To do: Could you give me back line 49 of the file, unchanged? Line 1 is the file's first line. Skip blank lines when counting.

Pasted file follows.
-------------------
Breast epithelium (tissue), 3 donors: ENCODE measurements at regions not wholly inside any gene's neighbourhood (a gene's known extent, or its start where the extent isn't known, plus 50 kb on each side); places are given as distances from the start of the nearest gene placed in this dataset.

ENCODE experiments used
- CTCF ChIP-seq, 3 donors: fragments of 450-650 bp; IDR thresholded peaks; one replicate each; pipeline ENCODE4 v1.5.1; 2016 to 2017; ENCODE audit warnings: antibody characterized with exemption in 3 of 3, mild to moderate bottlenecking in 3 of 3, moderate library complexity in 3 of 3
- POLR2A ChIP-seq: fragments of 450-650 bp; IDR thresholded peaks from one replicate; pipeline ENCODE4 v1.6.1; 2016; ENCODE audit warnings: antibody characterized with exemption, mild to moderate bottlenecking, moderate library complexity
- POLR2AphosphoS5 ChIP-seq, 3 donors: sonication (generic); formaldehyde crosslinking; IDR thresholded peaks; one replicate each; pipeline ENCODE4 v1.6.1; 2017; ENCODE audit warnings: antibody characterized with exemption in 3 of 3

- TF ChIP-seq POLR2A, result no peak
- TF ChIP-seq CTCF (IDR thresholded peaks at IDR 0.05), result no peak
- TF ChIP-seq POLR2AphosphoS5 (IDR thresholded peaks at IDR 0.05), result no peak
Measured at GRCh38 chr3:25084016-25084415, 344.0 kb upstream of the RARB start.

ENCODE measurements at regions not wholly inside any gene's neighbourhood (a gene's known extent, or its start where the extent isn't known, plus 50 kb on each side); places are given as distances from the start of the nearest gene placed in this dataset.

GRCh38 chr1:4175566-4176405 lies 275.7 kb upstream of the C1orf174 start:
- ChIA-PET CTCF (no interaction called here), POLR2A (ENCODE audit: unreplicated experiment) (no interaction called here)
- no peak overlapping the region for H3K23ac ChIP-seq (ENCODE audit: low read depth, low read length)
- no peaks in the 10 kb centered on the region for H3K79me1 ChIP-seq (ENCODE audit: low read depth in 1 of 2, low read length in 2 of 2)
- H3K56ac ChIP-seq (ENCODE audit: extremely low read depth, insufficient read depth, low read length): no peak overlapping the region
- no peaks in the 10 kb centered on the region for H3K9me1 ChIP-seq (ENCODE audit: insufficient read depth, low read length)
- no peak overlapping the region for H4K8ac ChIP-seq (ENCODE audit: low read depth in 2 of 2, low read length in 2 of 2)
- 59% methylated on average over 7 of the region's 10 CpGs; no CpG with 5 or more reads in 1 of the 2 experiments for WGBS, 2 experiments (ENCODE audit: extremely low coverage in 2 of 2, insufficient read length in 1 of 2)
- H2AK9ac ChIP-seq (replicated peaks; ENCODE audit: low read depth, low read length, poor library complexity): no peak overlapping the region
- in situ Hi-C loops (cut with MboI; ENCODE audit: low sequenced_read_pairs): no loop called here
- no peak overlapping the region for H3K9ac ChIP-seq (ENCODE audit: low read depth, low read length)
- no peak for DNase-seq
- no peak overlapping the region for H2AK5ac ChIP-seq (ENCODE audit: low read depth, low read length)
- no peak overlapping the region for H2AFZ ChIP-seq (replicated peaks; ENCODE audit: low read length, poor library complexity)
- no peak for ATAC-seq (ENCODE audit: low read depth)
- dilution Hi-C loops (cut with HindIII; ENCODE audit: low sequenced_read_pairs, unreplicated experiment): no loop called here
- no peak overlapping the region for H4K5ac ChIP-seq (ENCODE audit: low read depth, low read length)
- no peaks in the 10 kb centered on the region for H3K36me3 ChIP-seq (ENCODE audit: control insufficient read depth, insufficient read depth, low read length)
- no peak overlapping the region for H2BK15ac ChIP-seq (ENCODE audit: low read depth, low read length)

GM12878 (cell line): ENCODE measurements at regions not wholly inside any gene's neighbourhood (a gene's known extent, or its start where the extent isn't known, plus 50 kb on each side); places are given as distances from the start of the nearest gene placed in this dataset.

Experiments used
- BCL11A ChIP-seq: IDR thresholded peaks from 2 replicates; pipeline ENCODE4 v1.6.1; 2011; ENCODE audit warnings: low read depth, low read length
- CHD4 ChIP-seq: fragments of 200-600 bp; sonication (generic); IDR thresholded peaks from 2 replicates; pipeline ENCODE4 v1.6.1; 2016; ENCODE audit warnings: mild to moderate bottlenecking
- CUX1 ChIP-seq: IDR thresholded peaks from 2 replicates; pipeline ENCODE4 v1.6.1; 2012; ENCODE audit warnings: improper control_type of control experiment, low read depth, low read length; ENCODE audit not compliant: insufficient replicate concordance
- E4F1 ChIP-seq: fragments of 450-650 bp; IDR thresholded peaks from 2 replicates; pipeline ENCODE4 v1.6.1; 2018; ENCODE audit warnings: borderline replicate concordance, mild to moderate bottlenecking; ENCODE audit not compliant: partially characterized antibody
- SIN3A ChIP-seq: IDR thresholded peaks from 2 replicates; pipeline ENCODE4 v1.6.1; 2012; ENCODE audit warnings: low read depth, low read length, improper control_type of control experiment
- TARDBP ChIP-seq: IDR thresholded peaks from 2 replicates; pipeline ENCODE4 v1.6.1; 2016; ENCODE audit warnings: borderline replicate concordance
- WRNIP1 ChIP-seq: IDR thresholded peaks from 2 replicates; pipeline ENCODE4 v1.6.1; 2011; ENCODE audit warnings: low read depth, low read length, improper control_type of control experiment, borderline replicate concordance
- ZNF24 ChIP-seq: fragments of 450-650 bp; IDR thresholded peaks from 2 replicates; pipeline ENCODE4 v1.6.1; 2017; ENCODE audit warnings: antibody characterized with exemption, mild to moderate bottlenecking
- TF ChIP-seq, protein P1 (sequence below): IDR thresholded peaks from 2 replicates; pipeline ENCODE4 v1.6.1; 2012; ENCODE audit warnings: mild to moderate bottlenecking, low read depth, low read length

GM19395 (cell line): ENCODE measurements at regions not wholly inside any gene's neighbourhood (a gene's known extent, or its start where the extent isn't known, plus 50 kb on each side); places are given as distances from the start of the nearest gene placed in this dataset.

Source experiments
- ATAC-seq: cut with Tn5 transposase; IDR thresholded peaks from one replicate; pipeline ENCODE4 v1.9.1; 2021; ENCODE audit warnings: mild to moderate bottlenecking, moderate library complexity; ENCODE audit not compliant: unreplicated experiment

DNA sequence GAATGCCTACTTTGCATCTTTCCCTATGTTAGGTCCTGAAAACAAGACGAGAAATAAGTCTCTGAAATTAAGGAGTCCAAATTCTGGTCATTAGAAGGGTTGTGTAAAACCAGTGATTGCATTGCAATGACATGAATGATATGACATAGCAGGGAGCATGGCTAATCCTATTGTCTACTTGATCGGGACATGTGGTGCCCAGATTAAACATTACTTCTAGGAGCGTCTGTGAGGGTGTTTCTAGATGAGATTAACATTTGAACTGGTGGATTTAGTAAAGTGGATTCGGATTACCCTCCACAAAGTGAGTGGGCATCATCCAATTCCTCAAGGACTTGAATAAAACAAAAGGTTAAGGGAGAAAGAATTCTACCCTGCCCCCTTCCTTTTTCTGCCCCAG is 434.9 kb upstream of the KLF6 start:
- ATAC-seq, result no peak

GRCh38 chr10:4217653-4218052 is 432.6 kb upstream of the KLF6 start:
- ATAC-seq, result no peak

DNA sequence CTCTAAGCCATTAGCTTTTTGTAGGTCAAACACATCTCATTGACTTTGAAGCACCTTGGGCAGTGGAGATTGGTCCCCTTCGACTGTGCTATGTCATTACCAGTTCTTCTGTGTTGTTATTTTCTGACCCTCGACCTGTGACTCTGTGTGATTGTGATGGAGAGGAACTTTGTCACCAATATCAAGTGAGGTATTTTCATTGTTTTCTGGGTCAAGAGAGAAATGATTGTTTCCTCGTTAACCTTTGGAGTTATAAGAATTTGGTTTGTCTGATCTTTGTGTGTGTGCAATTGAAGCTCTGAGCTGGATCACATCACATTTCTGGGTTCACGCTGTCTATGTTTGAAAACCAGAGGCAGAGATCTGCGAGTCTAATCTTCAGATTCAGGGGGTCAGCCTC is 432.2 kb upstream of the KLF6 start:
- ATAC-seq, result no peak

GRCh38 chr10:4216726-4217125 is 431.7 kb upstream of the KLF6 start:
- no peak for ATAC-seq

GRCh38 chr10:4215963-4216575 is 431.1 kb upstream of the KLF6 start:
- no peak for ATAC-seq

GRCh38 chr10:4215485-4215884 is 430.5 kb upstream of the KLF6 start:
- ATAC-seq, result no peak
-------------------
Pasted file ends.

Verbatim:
- ATAC-seq, result no peak